A new job listing on Apple.com could add fire to the rumors that Apple is considering including fingerprint technology in upcoming devices.
The job posting seeking a software engineer to write “low-level code to configure and control hardware” is the only listing on Apple’s site located at the “Melbourne Design Center” in Melbourne, Florida. Not only is the position looking for someone familiar with testing various sensors with LabTool and FA software, but Melbourne is also the home base of Authentec, the company Apple acquired fingerprint technology from last year for around $365 million.Read more
There have been many rumors this year about what upgrades Apple will include in its anticipated annual iPhone refresh. Most agree Apple will move to release two iPhones, but there is some debate about what those phones will be.
In July, a 10K filing showed that Apple acquired security company AuthenTec for $356 million. At the time, we noted Apple was presumably after the company’s various fingerprint-related technologies, while companies such as Samsung, Motorola, and others entered in deals with AuthenTec for its secure VPNs, encryption algorithms, and security-related products. Today, NFCWorld (via TechCrunch) reported Authentec has now sold its embedded security solutions division to NFC company Inside Secure. The sale would seem to indicate that Apple was indeed specifically after the company’s fingerprint and NFC solutions:
The sale suggests that Apple’s interest in acquiring Authentec lies with the company’s innovative combined fingerprint and NFC solution, which is not part of the division being acquired by Inside Secure, and will lead to renewed speculation that Apple will include NFC in future iPhones and other devices…. NFC and contactless chip provider Inside Secure is to acquire the embedded security systems division of Authentec, the fingerprint and secure solutions specialist which Apple agreed to buy for US$356m in July 2012. The transaction is valued at up to US$48m.
To get a hold of AuthenTec’s Embedded Security Solutions Division, Inside Secure will reportedly pay $38 million in cash and another $10 million “subject to completion of certain post-closing transactions.” Products the division is responsible for are currently used in hundreds of millions of mobile and networking devices worldwide, with customers ranging from Samsung, Nokia, LG, and Motorola to HBO, Cisco, and Texas Instruments. Last year, the division brought in sales of $25.3 million. Read more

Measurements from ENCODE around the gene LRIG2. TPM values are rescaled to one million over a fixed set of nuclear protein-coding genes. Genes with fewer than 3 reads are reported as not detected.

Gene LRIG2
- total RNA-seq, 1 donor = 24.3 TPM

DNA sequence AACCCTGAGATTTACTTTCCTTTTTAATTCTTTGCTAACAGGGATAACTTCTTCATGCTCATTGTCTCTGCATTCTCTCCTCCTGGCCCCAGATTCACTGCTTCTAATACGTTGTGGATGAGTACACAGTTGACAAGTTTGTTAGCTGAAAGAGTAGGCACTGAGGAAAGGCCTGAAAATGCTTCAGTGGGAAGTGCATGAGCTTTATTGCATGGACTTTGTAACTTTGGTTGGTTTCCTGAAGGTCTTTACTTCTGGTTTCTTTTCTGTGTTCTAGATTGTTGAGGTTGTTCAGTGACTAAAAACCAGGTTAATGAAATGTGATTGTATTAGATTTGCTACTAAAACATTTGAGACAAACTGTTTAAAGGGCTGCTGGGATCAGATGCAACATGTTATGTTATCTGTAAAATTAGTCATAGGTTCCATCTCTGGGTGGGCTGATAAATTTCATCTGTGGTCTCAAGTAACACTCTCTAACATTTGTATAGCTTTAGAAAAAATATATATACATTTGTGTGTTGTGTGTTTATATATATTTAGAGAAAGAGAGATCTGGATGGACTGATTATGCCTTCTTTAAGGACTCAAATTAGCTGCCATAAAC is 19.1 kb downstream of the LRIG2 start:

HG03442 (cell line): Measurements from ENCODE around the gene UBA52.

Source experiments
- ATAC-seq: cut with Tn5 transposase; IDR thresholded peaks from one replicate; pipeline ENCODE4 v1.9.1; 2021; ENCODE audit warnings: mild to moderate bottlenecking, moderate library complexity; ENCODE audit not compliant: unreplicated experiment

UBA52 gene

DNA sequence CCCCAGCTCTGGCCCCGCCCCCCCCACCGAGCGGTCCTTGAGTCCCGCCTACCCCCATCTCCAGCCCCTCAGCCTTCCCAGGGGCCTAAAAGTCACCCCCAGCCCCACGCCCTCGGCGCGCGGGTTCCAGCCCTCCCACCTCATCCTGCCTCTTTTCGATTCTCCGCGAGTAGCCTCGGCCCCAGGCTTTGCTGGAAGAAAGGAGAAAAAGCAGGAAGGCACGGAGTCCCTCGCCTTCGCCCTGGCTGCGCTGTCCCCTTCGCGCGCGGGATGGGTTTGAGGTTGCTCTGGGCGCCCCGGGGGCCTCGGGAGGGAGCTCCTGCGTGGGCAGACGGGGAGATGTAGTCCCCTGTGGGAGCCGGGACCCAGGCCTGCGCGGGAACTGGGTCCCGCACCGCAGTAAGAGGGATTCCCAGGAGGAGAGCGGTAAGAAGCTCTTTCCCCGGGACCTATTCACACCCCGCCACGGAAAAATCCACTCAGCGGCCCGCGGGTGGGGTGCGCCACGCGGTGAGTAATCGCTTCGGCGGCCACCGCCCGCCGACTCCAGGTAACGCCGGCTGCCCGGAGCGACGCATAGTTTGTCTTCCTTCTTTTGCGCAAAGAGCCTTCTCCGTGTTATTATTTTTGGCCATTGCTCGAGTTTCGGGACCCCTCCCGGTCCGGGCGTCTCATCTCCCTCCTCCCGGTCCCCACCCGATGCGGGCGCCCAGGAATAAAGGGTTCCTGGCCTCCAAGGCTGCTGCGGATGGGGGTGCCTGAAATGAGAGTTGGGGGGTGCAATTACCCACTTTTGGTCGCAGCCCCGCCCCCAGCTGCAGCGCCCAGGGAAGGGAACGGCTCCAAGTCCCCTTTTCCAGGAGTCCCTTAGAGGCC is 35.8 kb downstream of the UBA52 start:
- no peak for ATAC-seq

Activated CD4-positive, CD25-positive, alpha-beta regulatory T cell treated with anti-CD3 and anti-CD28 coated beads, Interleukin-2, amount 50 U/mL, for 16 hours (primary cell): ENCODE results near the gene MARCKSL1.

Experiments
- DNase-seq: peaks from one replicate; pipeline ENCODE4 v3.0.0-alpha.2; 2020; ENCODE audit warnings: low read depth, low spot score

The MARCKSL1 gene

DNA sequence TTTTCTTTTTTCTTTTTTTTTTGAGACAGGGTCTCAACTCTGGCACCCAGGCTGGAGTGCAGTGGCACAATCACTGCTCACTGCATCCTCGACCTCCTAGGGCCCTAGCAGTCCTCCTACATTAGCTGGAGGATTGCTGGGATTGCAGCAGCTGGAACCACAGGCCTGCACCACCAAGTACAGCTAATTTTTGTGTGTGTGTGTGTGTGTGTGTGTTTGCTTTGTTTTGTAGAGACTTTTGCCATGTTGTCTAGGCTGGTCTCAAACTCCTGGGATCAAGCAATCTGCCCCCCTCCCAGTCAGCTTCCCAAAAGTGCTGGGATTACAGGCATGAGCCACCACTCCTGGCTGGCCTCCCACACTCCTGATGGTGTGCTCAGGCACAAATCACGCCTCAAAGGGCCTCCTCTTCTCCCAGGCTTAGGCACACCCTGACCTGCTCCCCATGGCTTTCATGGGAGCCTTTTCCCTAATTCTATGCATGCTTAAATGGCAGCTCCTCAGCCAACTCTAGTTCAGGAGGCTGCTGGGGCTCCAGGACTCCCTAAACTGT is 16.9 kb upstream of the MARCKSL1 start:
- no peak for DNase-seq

As highlighted in the image above, Apple’s patent covers a hidden color-matched or transparent “window”—next to the iPhone’s home button in this case—that could reveal “components by causing the electronic window to change opacity, allowing the components to suddenly appear as from out of nowhere.” In other words, Apple could build a biometric sensor or camera into a device’s bezel but have it remain invisible to the user—at least when not in use. One embodiment of the invention described using fingerprint tech during the unlocking process (pictured right):
In Apple’s patent FIGS. 12 and 13 shown below we see a biometric sensor in context with a fingerprint reader which is initially concealed behind a closed window on an iPhone. Upon the iPhone’s activation in a locked state, a lock screen 160 may be displayed requesting a user to slide a finger across the display to unlock the device. The electronic device may request user authentication to access the handheld device. The device may then display an instruction screen requesting that a user provide biometric data via their fingerprint which will be read by the fingerprint reader.
The patent also covers similar methods using face recognition and eye recognition rather than fingerprint sensors; the invention would also not be limited to unlocking devices. The patent continued by describing e-commerce and wallet applications, which would line up with the earlier reports regarding Microlatch: Read more